Coffee, alcohol, chocolate. Can’t live with them. Can’t live without them, right? Well, if you are like me, you may be intrigued by evolving research into these three substances in terms of health. In fact, back in May, I wrote about published research examining the effects of coffee on longevity. You can find that piece here.
Meanwhile, back on the research front, I ran across an editorial in the online edition of Maturitas that provides a deeper dive into coffee and what we, as consumers, are actually drinking every time we purchase a cup in a coffee shop. And the data may astonish you because while the serving sizes of espresso are within similar ranges, the caffeine content varies as much as two to almost six-fold. And let’s face it; most of us drink coffee for the taste. And for the caffeine effects.
However, as the authors point out, when it comes to commercially purchased coffee, it’s almost impossible to determine how much caffeine one is actually ingesting. This makes it difficult to stay within guidelines outlined by the International Food Council that suggest that moderate intake of caffeine equates to roughly three 8 oz cups a day, or 300 mg per day. (FYI: on average, it takes 5 hours for most adults to metabolize and excrete about half the caffeine consumed — in scientific circles, this is called “half-life”). And while this may seem unimportant to most, too much caffeine not only promotes insomnia or feeling jittery, but in amounts over the moderate intake level, may be downright dangerous for pregnant women (whose fetus can’t metabolize the purine akaloid in coffee). On the flip side? Regular coffee intake can help control gycemic levels (so long as you don’t add sugar), reduce the risk of depression and reduce cognitive decline, especially in women.
So, what do you need to know before you buy that next cuppa?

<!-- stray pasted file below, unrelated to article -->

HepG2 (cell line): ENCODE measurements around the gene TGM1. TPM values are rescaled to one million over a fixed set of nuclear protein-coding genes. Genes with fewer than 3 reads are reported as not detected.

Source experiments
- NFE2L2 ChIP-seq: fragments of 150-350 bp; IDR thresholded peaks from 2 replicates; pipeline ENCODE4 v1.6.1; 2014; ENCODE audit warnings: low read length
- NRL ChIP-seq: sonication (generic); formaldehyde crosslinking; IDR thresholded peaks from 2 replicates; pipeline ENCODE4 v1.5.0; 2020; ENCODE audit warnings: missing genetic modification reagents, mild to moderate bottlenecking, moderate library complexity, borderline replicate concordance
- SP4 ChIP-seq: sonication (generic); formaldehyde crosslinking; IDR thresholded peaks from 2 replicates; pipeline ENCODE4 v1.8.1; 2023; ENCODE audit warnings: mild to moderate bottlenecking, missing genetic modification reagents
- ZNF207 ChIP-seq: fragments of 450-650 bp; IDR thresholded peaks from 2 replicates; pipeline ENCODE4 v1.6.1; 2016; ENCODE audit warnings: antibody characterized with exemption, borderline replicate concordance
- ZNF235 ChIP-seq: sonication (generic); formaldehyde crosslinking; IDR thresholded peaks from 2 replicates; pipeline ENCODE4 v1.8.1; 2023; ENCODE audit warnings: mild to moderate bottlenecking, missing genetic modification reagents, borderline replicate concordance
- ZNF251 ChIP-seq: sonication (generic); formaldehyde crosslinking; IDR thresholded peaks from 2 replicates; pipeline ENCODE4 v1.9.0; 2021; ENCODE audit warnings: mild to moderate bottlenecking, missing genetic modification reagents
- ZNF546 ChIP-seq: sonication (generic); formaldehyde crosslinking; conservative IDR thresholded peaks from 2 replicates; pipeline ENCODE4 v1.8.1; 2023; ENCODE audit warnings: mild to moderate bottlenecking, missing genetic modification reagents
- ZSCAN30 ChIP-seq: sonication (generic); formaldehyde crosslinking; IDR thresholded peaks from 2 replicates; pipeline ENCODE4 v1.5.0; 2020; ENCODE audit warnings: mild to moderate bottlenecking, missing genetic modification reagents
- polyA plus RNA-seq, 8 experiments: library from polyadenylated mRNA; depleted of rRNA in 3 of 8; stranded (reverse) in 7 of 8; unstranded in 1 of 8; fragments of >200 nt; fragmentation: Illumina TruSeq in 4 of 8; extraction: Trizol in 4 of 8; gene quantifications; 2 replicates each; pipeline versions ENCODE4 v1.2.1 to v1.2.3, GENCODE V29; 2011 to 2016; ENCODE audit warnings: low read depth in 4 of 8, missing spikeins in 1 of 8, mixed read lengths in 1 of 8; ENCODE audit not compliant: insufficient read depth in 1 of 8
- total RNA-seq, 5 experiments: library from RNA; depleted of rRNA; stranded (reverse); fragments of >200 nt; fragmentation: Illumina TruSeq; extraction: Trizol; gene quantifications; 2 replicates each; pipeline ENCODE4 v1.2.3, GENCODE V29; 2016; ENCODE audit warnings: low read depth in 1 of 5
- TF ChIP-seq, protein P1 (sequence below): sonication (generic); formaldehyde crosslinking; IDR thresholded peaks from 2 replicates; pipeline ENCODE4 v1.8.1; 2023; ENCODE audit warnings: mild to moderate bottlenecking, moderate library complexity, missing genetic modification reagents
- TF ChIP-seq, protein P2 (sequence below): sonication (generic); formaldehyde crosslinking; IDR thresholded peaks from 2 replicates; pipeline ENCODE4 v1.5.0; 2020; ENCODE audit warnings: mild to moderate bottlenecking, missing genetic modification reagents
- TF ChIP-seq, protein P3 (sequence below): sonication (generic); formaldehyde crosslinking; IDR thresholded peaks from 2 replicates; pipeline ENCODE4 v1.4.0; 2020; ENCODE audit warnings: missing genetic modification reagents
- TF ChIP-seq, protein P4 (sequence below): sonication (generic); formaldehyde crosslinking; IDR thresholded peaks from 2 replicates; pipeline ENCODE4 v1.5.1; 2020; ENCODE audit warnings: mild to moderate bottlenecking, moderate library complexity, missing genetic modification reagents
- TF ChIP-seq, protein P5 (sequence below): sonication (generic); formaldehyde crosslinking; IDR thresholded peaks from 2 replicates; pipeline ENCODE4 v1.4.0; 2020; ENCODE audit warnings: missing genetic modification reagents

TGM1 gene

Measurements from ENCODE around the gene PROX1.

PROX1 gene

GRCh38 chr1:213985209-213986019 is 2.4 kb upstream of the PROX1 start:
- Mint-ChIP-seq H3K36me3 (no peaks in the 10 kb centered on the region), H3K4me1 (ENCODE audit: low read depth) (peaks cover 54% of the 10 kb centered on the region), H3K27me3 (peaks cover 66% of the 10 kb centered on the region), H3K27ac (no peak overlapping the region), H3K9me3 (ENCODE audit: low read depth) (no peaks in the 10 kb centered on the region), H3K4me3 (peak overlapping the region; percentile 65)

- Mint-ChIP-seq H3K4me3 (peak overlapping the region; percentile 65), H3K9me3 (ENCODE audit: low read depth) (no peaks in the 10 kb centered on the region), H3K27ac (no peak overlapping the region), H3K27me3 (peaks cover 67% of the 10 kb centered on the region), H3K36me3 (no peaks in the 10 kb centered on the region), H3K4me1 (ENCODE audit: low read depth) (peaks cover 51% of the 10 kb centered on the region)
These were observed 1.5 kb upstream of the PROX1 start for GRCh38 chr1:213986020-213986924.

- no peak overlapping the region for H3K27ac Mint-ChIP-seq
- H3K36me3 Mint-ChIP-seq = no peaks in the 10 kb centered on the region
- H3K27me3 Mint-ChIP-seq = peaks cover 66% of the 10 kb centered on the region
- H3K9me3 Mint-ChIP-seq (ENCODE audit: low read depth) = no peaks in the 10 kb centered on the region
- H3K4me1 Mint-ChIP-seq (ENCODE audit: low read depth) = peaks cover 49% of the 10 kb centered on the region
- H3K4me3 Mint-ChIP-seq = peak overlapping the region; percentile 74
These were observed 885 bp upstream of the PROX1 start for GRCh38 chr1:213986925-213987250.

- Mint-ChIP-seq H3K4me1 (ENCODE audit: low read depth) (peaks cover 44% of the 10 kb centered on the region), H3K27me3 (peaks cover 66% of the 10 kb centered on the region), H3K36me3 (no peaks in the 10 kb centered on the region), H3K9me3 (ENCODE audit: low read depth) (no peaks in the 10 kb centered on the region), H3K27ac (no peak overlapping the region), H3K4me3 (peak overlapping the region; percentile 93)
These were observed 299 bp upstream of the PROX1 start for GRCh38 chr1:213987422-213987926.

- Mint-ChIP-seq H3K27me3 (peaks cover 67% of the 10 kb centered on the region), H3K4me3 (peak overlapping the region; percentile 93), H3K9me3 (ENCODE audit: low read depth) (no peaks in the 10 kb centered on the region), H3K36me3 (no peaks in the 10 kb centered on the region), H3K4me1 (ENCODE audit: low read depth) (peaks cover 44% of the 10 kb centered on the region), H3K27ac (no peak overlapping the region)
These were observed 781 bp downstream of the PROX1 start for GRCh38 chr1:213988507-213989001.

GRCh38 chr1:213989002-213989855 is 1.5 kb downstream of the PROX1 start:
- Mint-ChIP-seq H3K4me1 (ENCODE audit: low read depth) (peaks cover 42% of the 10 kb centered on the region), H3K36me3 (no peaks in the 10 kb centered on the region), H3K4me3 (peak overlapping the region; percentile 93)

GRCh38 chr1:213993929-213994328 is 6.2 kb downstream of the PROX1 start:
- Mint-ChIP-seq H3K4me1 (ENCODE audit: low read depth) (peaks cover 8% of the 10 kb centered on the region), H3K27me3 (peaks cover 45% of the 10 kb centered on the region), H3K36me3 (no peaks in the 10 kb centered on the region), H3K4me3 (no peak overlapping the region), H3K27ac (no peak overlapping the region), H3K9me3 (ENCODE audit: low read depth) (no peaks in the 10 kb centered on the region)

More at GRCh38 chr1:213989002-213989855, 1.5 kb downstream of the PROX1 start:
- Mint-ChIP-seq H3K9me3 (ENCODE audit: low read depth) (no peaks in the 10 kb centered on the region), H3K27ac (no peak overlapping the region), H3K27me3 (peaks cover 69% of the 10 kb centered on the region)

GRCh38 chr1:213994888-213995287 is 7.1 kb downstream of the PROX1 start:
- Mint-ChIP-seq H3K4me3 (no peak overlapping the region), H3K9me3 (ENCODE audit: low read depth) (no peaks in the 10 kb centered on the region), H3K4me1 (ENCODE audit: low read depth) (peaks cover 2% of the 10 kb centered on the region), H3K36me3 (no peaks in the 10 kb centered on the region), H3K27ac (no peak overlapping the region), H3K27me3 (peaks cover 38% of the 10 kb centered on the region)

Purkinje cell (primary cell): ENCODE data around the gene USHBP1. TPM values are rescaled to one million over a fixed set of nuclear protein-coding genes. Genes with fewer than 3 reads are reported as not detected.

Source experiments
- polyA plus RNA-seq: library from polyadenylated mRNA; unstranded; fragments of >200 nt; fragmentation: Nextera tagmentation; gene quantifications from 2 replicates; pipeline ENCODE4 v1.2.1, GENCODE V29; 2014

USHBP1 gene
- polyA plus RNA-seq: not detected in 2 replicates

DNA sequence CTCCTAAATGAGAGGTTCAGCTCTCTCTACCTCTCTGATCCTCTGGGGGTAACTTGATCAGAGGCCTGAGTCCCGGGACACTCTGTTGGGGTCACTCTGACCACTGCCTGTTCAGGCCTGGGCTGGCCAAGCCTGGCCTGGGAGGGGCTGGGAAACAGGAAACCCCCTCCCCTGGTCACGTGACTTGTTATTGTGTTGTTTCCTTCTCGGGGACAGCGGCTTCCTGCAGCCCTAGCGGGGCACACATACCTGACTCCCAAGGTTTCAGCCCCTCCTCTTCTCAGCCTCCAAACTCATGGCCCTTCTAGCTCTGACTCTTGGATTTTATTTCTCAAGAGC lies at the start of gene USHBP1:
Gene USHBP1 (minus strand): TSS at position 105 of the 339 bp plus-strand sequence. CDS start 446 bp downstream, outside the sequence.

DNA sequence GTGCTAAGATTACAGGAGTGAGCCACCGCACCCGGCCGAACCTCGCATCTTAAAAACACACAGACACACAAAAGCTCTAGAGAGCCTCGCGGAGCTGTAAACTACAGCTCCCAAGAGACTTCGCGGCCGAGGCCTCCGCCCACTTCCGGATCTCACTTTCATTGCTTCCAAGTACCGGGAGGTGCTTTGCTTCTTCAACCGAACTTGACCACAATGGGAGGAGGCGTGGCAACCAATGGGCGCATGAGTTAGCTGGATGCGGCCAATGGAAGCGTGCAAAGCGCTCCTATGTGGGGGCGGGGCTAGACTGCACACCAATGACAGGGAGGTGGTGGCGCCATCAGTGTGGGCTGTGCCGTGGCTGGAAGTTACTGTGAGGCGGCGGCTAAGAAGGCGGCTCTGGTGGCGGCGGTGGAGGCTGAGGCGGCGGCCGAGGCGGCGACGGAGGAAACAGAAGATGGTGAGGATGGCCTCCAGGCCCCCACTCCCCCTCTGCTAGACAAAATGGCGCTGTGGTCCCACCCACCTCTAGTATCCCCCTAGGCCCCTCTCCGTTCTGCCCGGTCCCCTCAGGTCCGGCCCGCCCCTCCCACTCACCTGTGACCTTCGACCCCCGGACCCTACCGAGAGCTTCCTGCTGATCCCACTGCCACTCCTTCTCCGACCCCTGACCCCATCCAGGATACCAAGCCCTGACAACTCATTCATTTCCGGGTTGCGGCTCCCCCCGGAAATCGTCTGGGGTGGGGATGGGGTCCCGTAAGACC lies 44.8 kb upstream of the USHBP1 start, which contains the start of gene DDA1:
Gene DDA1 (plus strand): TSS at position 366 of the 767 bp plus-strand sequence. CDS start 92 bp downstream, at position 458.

- Different coffee shops used differing amounts of coffee to prepare their coffee drinks.
- Barista methods vary from shop to shop and factors like water temperature, steam, time brewed, etc, all play a role.
- If you are a latte or cappuccino lover, your espresso is diluted but to what extent is a mystery.
- Beans are harvested, roasted and ground differently from one cup to the next.
The authors say to have no fear but to insist on “good quality, 100% arrabica beans,” and to start paying attention to the process. I think that this advice is a bit far fetched because short of being one of ‘those’ customers, I don’t see how one can control or demand. Starbucks is Starbucks, right? BTW, while the analysis was conducted in Scotland, Starbucks espresson had the lowest level of caffeine per serving — only 51 mg, which begs the question, what are you paying for when you drop $5 on the double espresso?
So, “what’s in your cup?” It’s fairly intuitive that a few visits to the same coffee shop will yield a lot of non-scientific answers; if two espressos cause a whole lotta jitters, have one the next time. That aside, I suggest a home brew to take all questions off the table.